Staytus gets inside your head and bores into your brain with her her new debut album Disease Of The Mind — showcasing today on Tinnitist.
With an aggressive, gothy industrial metal sound reminiscent of genre heavyweights like Nine Inch Nails, Black Dresses, Orgy and God Lives Underwater, the 13-track album finds the Arizona newcomer nodding to what has come before — while marking out her own dark terrain with a delightfully destructive vocal delivery reminiscent of Courtney Love and lyrics chronicling her own personal struggles.
“I had to write Disease Of The Mind to cope with my mental health struggles,” Staytus confesses. “I truly felt like a broken, fallen angel when I composed this album. Acknowledging your feelings of hurt, anger, and despair can help you move through them to find hope and relief.”
Album highlights include the rollicking Dreams From Hell, which Staytus describes as “a journey of experiencing abuse over and over again. The meaning of the song is about my struggles with PTSD and the symptoms that can come with it, such as intrusive/ruminating thoughts and self-harm. It’s like an endless cycle of remembering who hurt you. Listen to my lyrics: ‘I stay awake, I cannot take it anymore;’ the conceptual, ‘A crooked sense of forgiveness;’ and the plea of self-realization, ‘Maybe it’s time to wake up…’ ”
Disease Of The Mind also marries the classic palette of serrated guitars and electronic beats to contemporary concerns like relationship trauma and the struggle of navigating a world based on “neurotypical” standards — all informed by the immersive audio-visual sensibility of gaming culture. As an avid fan of video games like Portal, Left 4 Dead and Half-Life, Staytus channels the influence of game developers like Will Wright, Maxis and Valve as much as she takes after other musicians. (The moniker Staytus, in fact, comes from the game Counter-Strike: Global Offensive.)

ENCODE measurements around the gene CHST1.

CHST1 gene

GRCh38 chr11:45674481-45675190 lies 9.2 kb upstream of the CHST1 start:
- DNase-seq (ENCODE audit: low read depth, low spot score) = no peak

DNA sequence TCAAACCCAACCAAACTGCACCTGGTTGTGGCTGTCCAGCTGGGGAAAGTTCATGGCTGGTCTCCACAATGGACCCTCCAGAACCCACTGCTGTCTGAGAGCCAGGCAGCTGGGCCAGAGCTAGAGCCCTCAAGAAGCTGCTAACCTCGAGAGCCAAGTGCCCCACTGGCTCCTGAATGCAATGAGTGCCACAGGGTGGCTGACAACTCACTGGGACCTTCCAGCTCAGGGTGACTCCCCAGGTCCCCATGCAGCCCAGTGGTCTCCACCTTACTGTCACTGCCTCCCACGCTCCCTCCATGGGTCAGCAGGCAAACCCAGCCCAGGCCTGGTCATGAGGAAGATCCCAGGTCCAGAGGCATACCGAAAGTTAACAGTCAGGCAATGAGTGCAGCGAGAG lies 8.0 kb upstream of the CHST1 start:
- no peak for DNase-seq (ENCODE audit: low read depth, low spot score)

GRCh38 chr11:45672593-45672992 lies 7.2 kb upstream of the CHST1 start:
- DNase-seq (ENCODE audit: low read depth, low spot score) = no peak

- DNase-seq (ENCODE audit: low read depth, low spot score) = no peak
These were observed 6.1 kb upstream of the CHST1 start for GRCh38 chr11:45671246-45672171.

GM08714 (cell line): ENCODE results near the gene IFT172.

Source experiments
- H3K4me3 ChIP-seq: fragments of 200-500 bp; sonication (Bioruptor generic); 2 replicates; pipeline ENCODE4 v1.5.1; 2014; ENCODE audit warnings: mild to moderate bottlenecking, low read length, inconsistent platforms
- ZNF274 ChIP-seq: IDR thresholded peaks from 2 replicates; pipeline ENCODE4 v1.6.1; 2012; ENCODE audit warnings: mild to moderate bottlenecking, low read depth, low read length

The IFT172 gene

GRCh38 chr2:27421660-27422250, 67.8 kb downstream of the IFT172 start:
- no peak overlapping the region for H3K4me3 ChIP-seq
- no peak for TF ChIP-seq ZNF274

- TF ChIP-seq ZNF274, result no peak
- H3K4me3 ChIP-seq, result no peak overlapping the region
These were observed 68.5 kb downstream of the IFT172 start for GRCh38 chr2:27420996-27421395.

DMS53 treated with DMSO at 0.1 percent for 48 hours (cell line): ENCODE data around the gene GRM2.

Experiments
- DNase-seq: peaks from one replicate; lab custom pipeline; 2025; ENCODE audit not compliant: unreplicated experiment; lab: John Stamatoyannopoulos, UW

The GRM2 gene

On Disease Of The Mind, the various sonic elements inter-weave like the holographic 3D-panel displays depicted in futuristic films like Prometheus and the anime classic Ghost In The Shell. And rather than simply hit you over the head with untempered rage, Disease Of The Mind displays a self-awareness that only enhances its raw expressions of despair. As a result, the music never completely expunges the beauty from its heart of darkness.
There’s an inherent romance to the way Staytus — real name: Sam Grundemann — arranges each aspect of a song with loving care, polishing or abrading the surfaces of her sonic architecture as she sees fit. But as much as tracks like Absolute Terror and Decay percolate with the angst of early adulthood, with their sawblade guitars wailing away in the mix, Staytus has a most elegant touch when it comes to creating space in her music (captured this time with mixing assistance courtesy of Grammy-nominated producer Adam W. Berg). Yes, some of these songs get loud, but what stands out the most is her incomparable finesse. On tracks like Arrhythmia, Dreams From Hell, An Echo In Space and Part Of Me, Disease Of The Mind matches the sting of lingering post-traumatic distress with a life-affirming sensuality.
Since the age of 15, the Scottsdale, AZ multi-instrumentalist/songwriter has steeped herself in writing and recording her material, posting individual tracks while acquiring a string of degrees and certifications in audio production. Being patient and deliberate, however, has paid off — with Disease Of The Mind, Staytus has crafted a lavishly detailed opus that envelops the senses as it pulls the listeners into its own sonic universe.
Aspiring to the wide-angle scope of genre-defining albums like Nine Inch Nails’ The Downward Spiral, Ministry’s Filth Pig and God Lives Underwater’s Life In The So-Called Space Age, Staytus leaves her mark on the industrial metal paradigm with an utterly distinctive approach to production and songcraft that reflects the years she’s spent honing her style in both domains.
On the album cover, a black-winged Staytus is shown covering her face with her hands, a dragon adorning each sleeve. This wasn’t simply a cosmetic wardrobe choice — for her, the archetypal symbol of the dragon represents something deeply powerful and, in its own way, real. Likewise, as you find yourself unable to resist moving your limbs as Disease Of The Mind unfolds, an insistent shade of regeneration comes to life within the music.
“I don’t know what the hell I’ve been through,” she sings on album closer Really Gone. Maybe so, but what we do know is that Disease Of The Mind conveys resilience, as well as the arrival of a new presence on the industrial metal landscape.
The album was performed, written, and produced by Staytus with final mixing/mastering by Adam W. Berg, Unity/Manifest Studios, Santa Monica. Listen to the album below, watch some Staytus videos above, and find her at her website, Facebook, Instagram and Twitter.